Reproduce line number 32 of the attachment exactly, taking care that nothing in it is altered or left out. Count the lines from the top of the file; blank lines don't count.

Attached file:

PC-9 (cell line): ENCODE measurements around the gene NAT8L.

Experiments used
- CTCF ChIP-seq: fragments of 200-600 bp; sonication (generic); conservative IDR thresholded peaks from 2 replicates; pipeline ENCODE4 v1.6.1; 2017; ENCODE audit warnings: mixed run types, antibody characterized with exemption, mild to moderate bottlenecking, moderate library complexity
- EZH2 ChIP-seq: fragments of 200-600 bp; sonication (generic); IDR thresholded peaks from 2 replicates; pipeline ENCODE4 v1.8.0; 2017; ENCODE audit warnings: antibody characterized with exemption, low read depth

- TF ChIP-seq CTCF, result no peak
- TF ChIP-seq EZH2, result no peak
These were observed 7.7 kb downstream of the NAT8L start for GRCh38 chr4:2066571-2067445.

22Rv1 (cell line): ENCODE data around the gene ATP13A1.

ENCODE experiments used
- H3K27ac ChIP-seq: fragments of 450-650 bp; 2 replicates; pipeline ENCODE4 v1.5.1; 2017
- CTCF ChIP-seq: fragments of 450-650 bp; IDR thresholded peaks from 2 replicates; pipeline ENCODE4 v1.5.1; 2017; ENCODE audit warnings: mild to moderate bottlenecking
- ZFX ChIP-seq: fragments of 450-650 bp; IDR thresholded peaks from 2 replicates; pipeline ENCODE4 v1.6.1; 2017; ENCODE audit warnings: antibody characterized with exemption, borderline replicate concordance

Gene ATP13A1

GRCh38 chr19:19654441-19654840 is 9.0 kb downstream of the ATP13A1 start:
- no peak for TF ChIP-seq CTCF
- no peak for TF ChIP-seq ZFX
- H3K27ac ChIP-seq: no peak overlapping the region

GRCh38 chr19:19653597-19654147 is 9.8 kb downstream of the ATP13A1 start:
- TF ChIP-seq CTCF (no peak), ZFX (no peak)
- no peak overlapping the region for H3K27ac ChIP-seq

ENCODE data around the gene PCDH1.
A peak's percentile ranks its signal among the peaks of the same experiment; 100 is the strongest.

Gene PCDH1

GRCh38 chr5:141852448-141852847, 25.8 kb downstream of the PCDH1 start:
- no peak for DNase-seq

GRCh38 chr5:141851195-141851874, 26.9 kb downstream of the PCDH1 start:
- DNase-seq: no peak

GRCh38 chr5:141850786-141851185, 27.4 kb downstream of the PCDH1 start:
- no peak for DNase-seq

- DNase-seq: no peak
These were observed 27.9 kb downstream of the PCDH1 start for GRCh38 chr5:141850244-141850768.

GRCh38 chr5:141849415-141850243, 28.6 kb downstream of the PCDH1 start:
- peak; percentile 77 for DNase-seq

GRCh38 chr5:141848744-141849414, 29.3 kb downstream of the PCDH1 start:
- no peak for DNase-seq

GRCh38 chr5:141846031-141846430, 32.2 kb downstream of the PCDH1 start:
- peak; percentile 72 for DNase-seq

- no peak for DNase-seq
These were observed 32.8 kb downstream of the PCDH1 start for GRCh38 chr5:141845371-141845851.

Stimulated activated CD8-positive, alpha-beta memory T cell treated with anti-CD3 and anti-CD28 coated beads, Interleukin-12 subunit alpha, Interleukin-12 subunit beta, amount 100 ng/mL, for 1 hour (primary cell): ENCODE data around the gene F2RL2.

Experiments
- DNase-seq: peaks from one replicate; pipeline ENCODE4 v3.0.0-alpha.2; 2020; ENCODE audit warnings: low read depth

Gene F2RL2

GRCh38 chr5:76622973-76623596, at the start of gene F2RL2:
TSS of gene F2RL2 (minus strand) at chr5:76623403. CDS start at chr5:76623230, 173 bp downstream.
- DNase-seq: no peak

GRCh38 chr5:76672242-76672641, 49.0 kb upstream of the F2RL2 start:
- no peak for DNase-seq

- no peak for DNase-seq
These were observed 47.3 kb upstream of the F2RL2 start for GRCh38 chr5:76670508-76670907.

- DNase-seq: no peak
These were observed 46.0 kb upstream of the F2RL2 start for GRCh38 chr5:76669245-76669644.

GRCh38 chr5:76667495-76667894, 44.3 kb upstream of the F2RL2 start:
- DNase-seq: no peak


GRCh38 chr5:141849415-141850243, 28.6 kb downstream of the PCDH1 start: